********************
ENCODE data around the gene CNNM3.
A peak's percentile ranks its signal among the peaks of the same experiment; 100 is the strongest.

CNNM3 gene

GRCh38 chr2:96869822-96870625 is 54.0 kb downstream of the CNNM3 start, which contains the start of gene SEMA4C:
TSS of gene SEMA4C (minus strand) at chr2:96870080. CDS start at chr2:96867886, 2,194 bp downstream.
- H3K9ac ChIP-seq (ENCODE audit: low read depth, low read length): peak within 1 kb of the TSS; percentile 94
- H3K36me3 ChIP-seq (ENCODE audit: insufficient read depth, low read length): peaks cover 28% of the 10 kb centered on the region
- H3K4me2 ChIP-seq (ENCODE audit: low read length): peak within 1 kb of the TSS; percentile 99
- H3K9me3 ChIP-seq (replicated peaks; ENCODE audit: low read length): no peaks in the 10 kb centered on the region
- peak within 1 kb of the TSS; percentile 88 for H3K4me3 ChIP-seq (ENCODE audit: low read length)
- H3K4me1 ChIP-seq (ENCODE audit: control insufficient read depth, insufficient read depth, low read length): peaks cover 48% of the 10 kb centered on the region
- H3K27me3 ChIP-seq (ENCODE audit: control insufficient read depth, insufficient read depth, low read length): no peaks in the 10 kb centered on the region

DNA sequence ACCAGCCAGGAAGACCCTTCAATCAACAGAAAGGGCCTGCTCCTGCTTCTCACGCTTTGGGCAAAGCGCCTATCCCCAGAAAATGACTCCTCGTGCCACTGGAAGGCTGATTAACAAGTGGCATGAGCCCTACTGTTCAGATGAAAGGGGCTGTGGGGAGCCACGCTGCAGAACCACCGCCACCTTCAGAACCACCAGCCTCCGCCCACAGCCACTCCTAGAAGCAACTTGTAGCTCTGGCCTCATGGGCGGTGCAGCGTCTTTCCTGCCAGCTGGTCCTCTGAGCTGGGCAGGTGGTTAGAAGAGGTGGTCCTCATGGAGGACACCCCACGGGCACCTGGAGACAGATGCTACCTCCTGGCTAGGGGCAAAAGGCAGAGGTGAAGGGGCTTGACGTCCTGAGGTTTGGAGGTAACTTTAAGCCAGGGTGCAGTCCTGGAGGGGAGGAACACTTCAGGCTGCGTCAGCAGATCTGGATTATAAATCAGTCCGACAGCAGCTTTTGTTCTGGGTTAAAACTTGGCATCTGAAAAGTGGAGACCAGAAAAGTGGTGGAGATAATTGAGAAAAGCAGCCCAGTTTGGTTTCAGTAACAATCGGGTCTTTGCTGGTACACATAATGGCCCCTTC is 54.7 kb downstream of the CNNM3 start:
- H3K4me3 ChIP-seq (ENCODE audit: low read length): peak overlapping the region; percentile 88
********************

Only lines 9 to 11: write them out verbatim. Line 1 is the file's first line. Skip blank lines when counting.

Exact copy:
- H3K9me3 ChIP-seq (replicated peaks; ENCODE audit: low read length): no peaks in the 10 kb centered on the region
- peak within 1 kb of the TSS; percentile 88 for H3K4me3 ChIP-seq (ENCODE audit: low read length)
- H3K4me1 ChIP-seq (ENCODE audit: control insufficient read depth, insufficient read depth, low read length): peaks cover 48% of the 10 kb centered on the region